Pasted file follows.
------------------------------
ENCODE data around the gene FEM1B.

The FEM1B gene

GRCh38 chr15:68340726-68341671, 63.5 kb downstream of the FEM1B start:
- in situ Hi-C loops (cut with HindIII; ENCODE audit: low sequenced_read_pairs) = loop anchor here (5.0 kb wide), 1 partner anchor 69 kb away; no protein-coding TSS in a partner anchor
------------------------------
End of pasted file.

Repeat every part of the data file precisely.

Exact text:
ENCODE data around the gene FEM1B.

The FEM1B gene

GRCh38 chr15:68340726-68341671, 63.5 kb downstream of the FEM1B start:
- in situ Hi-C loops (cut with HindIII; ENCODE audit: low sequenced_read_pairs) = loop anchor here (5.0 kb wide), 1 partner anchor 69 kb away; no protein-coding TSS in a partner anchor